Bill Text: CA ACR77 | 2019-2020 | Regular Session | Chaptered


Bill Title: Distracted Driving Awareness Month.

Spectrum: Moderate Partisan Bill (Democrat 57-18)

Status: (Passed) 2019-05-22 - Chaptered by Secretary of State - Res. Chapter 62, Statutes of 2019. [ACR77 Detail]

Download: California-2019-ACR77-Chaptered.html

Assembly Concurrent Resolution No. 77
CHAPTER 62

Relative to distracted driving.

[ Filed with Secretary of State  May 22, 2019. ]

LEGISLATIVE COUNSEL'S DIGEST


ACR 77, Frazier. Distracted Driving Awareness Month.
This measure would proclaim April 2019 as Distracted Driving Awareness Month in California and call for awareness of the distracted driving problem and support for programs and policies to reduce the incidence of distracted driving.
Fiscal Committee: NO  

WHEREAS, A 2016 statewide traffic safety survey conducted by the California Office of Traffic Safety reported that more than 45 percent of Californians surveyed thought texting or talking on a cell phone while driving posed the biggest safety problem on California roadways; and
WHEREAS, Distracted driving is defined as any activity that could divert a person’s attention away from the primary task of driving; and
WHEREAS, Distracted driving takes three primary forms:
(a) Visual distraction: tasks that require the driver to look away from the roadway to visually obtain information.
(b) Manual distraction: tasks that require the driver to take a hand off the steering wheel and manipulate a device.
(c) Cognitive distraction: tasks that are defined as the mental workload associated with a task that involves thinking about something other than the task of driving; and
WHEREAS, Seventy-three percent of drivers 18 to 20 years of age admit to texting while driving; and
WHEREAS, In 2017, eight percent of all drivers 15 to 19 years of age who were involved in fatal crashes were reported as distracted at the time of the crash, and nearly a quarter of those involved cell phone use. This age group has the largest proportion of drivers who were distracted at the time of a crash; and
WHEREAS, Since 2016, 282 people have been killed and over 32,000 people have been injured in motor vehicle crashes involving distracted drivers in California; and
WHEREAS, In 2017, 3,166 people were killed nationwide in motor vehicle crashes involving distracted drivers; and
WHEREAS, In 2018, distracted driving citations reached 108,000 statewide; and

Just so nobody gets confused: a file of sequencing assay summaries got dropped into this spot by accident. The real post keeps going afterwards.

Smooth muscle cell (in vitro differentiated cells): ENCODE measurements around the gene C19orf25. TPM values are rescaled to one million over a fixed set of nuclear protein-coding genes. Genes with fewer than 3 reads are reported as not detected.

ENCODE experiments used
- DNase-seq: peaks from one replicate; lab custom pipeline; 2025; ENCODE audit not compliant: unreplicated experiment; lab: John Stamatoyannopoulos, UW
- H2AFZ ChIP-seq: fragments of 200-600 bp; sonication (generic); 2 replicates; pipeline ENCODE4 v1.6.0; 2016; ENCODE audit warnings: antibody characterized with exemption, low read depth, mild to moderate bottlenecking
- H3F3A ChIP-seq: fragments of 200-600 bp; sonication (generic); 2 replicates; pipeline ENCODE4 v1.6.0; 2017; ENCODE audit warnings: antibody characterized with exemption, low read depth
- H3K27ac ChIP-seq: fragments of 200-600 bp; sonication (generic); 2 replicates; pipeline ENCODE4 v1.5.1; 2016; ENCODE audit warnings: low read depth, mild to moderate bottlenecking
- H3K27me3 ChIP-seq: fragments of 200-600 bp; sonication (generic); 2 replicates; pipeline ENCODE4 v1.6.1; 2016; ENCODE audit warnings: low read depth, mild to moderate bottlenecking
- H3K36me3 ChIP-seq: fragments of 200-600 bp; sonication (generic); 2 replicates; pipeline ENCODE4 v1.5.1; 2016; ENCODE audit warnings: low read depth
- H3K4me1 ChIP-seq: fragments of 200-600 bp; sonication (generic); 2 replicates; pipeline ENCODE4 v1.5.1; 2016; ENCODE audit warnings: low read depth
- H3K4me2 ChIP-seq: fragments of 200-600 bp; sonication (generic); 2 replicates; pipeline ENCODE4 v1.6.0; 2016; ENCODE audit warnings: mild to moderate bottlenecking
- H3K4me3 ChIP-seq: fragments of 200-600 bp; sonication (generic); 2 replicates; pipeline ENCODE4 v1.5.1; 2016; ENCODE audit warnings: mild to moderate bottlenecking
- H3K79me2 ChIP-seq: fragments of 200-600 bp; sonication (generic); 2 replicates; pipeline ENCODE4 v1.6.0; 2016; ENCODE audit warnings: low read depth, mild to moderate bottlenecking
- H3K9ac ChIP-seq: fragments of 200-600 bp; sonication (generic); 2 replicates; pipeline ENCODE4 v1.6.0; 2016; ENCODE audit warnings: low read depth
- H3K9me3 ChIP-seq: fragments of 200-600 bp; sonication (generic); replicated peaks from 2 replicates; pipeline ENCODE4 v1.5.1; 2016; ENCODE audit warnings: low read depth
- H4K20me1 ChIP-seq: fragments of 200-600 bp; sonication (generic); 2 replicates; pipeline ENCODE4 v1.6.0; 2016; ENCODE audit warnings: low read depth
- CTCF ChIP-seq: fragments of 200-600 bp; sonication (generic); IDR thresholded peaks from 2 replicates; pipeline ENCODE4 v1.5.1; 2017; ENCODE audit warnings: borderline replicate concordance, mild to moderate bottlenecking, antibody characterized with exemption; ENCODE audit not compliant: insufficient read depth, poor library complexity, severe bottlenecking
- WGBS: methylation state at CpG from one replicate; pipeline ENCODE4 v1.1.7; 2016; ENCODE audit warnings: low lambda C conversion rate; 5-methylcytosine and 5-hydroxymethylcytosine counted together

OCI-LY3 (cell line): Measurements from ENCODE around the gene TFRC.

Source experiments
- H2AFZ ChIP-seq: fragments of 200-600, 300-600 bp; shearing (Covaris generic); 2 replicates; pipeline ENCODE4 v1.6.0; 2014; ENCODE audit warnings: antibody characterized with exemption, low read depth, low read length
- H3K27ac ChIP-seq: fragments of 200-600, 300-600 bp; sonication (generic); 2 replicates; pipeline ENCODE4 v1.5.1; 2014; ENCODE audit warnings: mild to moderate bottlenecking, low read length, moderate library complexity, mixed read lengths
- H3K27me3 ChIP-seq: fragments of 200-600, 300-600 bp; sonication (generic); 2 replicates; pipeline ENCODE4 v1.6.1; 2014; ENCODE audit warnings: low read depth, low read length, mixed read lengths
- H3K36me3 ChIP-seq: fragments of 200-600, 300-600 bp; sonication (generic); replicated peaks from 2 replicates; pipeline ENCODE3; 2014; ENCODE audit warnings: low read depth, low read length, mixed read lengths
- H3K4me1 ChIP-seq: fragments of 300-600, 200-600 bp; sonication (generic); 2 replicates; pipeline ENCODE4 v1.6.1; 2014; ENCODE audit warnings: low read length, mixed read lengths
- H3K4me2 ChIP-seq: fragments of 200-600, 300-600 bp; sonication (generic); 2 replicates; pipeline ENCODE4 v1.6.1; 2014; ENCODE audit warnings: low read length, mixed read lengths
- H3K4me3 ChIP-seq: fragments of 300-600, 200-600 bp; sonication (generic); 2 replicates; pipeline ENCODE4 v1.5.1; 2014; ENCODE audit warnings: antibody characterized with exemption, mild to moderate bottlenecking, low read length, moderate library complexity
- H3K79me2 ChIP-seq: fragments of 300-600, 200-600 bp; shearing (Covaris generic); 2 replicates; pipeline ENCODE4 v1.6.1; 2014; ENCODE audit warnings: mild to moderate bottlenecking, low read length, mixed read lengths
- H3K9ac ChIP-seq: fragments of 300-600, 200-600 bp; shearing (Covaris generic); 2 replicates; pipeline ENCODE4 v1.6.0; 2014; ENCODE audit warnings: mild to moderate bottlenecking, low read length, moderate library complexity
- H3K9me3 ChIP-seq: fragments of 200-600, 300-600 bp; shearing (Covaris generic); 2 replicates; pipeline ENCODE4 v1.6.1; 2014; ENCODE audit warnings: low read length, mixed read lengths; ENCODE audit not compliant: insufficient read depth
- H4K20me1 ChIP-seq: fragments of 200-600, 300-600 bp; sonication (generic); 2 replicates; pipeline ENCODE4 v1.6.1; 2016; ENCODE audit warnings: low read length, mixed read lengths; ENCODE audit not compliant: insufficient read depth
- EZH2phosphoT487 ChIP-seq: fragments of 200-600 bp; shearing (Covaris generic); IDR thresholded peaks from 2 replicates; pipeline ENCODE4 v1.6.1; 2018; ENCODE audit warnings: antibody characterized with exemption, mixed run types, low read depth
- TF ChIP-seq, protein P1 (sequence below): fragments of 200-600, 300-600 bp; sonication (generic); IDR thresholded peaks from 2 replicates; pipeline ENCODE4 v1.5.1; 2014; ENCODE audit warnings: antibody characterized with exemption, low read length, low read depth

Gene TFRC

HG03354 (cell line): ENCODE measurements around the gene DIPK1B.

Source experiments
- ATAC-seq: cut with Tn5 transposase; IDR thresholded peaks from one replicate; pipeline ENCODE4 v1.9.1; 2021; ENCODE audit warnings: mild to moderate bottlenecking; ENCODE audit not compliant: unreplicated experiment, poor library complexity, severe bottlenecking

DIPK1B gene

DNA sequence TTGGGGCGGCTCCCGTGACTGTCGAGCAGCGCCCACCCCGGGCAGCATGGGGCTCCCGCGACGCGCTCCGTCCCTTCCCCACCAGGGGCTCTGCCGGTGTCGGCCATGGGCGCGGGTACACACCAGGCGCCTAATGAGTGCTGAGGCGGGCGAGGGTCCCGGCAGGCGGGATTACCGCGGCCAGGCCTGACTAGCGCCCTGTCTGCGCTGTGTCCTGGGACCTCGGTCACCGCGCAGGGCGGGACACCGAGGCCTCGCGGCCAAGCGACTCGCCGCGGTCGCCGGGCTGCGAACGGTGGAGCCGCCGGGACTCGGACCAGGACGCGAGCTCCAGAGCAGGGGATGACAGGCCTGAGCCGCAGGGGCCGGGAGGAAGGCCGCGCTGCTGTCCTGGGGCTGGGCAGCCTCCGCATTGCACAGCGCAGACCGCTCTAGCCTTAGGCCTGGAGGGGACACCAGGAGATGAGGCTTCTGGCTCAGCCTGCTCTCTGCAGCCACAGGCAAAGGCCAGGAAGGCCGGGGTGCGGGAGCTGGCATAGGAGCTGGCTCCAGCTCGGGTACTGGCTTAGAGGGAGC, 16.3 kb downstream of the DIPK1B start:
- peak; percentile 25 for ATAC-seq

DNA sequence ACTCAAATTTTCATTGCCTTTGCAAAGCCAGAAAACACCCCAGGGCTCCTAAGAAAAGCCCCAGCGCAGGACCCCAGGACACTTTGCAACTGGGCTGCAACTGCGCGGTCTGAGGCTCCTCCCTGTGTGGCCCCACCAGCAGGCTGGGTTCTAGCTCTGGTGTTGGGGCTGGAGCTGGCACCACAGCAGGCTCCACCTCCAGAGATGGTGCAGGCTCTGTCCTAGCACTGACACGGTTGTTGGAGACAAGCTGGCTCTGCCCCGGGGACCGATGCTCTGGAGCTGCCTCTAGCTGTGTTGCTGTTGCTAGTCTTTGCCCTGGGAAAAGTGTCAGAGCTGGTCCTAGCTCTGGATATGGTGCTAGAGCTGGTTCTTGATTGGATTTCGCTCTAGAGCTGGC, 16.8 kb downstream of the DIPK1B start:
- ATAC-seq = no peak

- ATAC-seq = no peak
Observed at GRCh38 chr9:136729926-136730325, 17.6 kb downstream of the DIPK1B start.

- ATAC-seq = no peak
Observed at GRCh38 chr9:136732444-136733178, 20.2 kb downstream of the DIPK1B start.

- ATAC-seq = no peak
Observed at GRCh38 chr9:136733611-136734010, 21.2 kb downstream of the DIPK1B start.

WHEREAS, In 2015, 59.6 percent of California drivers surveyed stated that they had been hit or nearly hit by a driver who was talking or texting on a cell phone; and
WHEREAS, To read or type the average text takes 4.6 seconds. Just three seconds of texting while driving at 65 mph is equal to driving 100 yards, equal to the length of a football field, blindfolded; and
WHEREAS, Engaging in visual-manual subtasks, such as reaching for a phone, dialing, and texting, associated with the use of handheld phones and other portable devices increased the risk of getting into a crash by three times; and
WHEREAS, Text messaging creates a crash risk 23 times worse than driving while not distracted; and
WHEREAS, According to the National Highway Traffic Safety Administration, only about one out of five young drivers think that texting makes no difference to their driving performance. Sixty-eight percent of young drivers 18 to 20 years of age are willing to answer incoming phone calls on some, most, or all driving trips; and
WHEREAS, Parents who engage in distracting behaviors while driving more frequently have teens who do the same. According to a 2012 teen driver distraction study conducted jointly by the University of Michigan Transportation Research Institute and Toyota, teens send or read text messages once a trip 26 times more often than their parents think they do; now, therefore, be it
Resolved by the Assembly of the State of California, the Senate thereof concurring, That the Legislature proclaims April 2019 as Distracted Driving Awareness Month in California and calls upon residents, government agencies, business leaders, hospitals, schools, and public and private institutions within the state to promote awareness of the distracted driving problem and to support programs and policies to reduce the incidence of distracted driving in California and nationwide; and be it further
Resolved, That the Chief Clerk of the Assembly transmit copies of this resolution to the author for appropriate distribution.
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